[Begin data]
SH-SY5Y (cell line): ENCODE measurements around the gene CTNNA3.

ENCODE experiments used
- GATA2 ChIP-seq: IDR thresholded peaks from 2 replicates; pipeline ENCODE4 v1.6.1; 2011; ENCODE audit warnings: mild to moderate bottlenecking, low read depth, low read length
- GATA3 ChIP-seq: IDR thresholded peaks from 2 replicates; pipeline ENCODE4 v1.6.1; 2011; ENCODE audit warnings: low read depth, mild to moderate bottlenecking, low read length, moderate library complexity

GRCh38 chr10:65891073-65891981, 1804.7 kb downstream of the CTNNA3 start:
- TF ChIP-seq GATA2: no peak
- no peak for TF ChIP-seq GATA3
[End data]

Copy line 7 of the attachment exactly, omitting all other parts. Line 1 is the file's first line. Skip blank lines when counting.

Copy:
- no peak for TF ChIP-seq GATA3